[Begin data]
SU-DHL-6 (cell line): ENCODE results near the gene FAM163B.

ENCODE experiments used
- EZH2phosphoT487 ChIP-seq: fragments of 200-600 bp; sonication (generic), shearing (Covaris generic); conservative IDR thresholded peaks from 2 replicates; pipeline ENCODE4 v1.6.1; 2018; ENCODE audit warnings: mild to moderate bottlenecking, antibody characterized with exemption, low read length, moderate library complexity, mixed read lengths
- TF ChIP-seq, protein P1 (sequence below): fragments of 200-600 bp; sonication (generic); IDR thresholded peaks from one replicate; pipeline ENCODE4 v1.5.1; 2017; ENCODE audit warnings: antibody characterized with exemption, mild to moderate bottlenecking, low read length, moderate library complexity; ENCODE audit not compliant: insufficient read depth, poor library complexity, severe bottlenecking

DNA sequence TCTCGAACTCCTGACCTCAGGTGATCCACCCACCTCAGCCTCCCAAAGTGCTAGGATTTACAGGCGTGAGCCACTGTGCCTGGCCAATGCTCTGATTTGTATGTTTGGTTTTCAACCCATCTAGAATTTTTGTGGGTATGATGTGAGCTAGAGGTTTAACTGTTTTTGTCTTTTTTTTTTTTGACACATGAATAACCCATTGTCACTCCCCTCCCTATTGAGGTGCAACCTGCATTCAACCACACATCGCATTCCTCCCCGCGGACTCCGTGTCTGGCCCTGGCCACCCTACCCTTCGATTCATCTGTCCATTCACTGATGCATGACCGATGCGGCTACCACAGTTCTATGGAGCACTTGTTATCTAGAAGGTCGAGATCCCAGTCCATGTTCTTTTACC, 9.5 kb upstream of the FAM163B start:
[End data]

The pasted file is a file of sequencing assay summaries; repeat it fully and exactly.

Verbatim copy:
SU-DHL-6 (cell line): ENCODE results near the gene FAM163B.

ENCODE experiments used
- EZH2phosphoT487 ChIP-seq: fragments of 200-600 bp; sonication (generic), shearing (Covaris generic); conservative IDR thresholded peaks from 2 replicates; pipeline ENCODE4 v1.6.1; 2018; ENCODE audit warnings: mild to moderate bottlenecking, antibody characterized with exemption, low read length, moderate library complexity, mixed read lengths
- TF ChIP-seq, protein P1 (sequence below): fragments of 200-600 bp; sonication (generic); IDR thresholded peaks from one replicate; pipeline ENCODE4 v1.5.1; 2017; ENCODE audit warnings: antibody characterized with exemption, mild to moderate bottlenecking, low read length, moderate library complexity; ENCODE audit not compliant: insufficient read depth, poor library complexity, severe bottlenecking

DNA sequence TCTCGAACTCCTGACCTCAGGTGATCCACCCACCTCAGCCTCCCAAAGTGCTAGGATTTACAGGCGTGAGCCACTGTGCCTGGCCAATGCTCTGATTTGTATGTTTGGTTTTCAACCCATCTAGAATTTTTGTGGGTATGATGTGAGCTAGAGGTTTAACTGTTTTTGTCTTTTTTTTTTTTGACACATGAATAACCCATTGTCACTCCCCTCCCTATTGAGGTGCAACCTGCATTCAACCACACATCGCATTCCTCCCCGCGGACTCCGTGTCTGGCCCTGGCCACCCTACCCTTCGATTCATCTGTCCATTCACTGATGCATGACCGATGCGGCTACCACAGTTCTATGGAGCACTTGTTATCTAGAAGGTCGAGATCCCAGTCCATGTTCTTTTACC, 9.5 kb upstream of the FAM163B start: